Skip to Main Content

Strategic Business Insights (SBI) logo

Nanoelectronics November 2020 Viewpoints

Technology Analyst: Sean R. Barulich

3D-Printed Quantum-Dot Displays

By Alastair Cunningham
Cunningham is an independent consultant specializing in nanomaterials and electronics.

Why is this topic significant?

Display resolution is perhaps the most important parameter that electronics players use to differentiate their products. Recent research established a novel technique that significantly pushes the boundaries of display resolution.

Description

In July 2020, researchers from the Korea Electrotechnology Research Institute (KERI) published the results of their research into the use of 3D-printing techniques for the fabrication of super-high-resolution displays. This research represents the first use of 3D quantum-dot architectures for nanoscale pixels. The scientists embed the quantum dots in polymer nanowire structures in order to build the pixels up into the third dimension. Under electrical or photonic stimulation, the quantum dots emit highly monochromatic light, the color of which primarily depends on the material and the size of the nanoparticle. Building the pixels into the third dimension enables a brightness that is double that of more standard two-dimensional structures. The researchers prepared pixels that measure 620 nanometers (nm) across and 10,000 nm high (5,600 pixels per inch), corresponding to a resolution that is 50 times greater than that of an 8K quantum-dot light-emitting-diode television (100 pixels per inch), is considerably higher than that of other leading display technologies such as laptops (200 pixels per inch) or smartphones (800 pixels per inch), and is greater than that of the current limit of commercially available technology (1,000 pixels per inch). Furthermore, the technique is entirely compatible with flexible substrates, leading to potential flexible and wearable applications.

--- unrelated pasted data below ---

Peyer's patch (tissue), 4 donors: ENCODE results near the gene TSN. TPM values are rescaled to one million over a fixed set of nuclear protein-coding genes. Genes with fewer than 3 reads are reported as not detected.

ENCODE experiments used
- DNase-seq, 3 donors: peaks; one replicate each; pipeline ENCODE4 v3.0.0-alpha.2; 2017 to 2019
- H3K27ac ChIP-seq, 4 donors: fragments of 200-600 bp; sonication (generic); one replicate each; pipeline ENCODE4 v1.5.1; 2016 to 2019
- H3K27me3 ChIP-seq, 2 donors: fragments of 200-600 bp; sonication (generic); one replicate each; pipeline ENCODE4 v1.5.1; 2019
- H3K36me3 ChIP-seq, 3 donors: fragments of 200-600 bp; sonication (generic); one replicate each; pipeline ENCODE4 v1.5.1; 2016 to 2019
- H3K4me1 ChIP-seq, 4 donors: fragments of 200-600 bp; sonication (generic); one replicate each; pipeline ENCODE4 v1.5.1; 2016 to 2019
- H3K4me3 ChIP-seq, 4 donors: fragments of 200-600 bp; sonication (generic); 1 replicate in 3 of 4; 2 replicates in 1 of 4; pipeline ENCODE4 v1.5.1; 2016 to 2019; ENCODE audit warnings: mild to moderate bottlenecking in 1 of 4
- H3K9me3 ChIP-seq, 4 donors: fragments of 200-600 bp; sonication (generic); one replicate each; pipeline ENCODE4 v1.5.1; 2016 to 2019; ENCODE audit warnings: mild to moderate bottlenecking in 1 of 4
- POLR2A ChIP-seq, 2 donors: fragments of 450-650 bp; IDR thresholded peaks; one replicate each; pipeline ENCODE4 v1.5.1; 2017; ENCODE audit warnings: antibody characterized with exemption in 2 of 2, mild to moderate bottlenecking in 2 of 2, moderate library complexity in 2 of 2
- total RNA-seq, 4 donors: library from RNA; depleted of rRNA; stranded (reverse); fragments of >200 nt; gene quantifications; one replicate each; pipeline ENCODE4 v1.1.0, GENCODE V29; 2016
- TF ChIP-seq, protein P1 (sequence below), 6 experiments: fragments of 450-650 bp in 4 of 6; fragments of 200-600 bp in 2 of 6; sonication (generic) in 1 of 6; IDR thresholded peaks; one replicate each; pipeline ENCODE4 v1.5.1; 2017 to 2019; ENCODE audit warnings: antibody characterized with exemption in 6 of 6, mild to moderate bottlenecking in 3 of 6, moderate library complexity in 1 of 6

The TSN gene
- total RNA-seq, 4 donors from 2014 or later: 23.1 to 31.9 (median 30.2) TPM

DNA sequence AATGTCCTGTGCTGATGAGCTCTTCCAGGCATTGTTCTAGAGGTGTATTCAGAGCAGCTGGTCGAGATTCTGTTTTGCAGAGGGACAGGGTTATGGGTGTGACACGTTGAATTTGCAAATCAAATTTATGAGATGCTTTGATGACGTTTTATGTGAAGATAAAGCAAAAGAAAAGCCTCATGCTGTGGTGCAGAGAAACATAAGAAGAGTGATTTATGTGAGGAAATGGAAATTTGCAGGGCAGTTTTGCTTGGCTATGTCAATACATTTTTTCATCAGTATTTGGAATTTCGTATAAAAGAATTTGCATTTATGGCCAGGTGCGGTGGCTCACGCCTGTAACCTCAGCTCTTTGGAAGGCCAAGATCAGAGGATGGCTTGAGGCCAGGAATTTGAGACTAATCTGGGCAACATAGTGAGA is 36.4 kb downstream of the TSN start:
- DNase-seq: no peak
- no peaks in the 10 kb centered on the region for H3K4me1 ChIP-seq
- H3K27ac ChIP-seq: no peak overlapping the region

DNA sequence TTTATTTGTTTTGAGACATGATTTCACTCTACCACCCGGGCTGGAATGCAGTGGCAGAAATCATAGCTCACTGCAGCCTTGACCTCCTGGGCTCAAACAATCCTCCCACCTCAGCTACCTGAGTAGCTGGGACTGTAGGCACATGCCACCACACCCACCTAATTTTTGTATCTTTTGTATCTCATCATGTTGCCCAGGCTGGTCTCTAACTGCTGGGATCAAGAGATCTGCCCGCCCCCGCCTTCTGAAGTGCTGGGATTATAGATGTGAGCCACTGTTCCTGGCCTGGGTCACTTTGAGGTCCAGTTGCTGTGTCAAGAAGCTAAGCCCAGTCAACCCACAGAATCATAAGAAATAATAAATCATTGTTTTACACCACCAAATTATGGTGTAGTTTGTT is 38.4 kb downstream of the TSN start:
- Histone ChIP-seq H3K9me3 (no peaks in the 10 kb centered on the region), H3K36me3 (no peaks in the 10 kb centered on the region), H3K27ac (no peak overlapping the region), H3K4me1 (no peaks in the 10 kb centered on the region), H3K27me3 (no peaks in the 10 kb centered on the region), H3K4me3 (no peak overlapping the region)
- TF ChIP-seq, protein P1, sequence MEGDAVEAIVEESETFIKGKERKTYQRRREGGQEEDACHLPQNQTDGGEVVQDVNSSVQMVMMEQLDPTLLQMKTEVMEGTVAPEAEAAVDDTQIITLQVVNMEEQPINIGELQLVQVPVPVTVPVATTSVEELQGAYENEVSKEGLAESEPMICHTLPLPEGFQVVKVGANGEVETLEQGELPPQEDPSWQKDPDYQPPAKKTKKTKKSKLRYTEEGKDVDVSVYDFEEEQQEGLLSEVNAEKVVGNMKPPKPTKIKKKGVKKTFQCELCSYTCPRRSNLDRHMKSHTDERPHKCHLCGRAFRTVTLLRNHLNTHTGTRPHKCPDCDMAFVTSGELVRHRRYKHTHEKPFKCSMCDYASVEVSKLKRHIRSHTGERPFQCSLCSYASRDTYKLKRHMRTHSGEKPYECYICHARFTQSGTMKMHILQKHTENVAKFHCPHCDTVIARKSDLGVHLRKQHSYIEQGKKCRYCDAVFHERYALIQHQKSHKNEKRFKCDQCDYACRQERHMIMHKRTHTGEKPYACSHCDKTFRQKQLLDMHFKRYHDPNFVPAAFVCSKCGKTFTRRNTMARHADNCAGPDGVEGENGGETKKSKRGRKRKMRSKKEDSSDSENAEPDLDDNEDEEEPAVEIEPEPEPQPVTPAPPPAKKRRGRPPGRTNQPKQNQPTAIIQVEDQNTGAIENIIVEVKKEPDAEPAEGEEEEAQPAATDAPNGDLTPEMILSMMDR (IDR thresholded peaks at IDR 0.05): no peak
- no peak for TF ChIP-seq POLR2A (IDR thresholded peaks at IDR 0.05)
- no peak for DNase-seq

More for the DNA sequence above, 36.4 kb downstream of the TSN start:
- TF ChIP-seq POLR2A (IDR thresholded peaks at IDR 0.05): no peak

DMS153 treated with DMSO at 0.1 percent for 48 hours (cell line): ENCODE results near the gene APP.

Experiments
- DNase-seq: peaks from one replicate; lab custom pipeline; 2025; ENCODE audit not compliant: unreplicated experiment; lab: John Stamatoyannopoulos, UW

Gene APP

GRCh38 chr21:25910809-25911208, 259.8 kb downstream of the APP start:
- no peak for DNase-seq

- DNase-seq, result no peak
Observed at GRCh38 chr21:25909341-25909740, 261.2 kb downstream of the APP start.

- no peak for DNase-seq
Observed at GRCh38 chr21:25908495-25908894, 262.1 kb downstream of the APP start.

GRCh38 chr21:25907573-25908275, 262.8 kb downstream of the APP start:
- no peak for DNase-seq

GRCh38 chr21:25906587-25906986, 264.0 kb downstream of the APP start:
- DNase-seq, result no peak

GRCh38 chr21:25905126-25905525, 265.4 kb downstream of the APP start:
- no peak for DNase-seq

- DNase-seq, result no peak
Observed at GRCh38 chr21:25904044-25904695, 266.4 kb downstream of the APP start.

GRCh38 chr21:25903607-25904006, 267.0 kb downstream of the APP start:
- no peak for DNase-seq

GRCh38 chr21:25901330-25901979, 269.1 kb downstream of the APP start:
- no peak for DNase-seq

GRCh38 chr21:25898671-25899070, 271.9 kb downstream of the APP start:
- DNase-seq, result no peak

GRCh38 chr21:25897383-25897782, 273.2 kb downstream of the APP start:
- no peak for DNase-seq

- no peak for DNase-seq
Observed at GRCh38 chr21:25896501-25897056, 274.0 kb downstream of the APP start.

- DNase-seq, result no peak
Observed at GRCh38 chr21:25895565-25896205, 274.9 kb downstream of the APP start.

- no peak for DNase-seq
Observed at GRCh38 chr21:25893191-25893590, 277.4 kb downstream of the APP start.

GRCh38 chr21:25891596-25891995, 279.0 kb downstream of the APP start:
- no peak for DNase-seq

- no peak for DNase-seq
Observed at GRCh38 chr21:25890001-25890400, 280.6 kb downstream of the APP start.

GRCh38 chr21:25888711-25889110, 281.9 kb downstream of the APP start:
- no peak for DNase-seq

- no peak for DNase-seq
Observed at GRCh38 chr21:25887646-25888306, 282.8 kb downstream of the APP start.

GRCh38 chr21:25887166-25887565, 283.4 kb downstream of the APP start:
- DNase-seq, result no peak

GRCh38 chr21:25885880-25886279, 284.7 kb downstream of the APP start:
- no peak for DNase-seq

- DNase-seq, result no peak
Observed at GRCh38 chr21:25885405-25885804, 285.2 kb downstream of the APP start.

Implications

The KERI research represents a significant advance within the display industry, with potentially massive commercial implications. All major players within the electronics industry are searching for a means to gain a competitive advantage and differentiate their products, with high-resolution displays providing the perfect opportunity to provide added value to the consumer. The use of 3D-printing techniques in combination with quantum-dot materials to produce super-high-resolution displays could represent an opportunity for these companies to gain such a competitive edge and establish a leading position within this market. Further collaborative research with a major player in the electronics industry is the most likely option for this technology to reach consumer markets. The KERI research team has taken first steps toward making this goal happen by filing a patent application for the technology and is now looking for industrial partners with which to move forward with this research.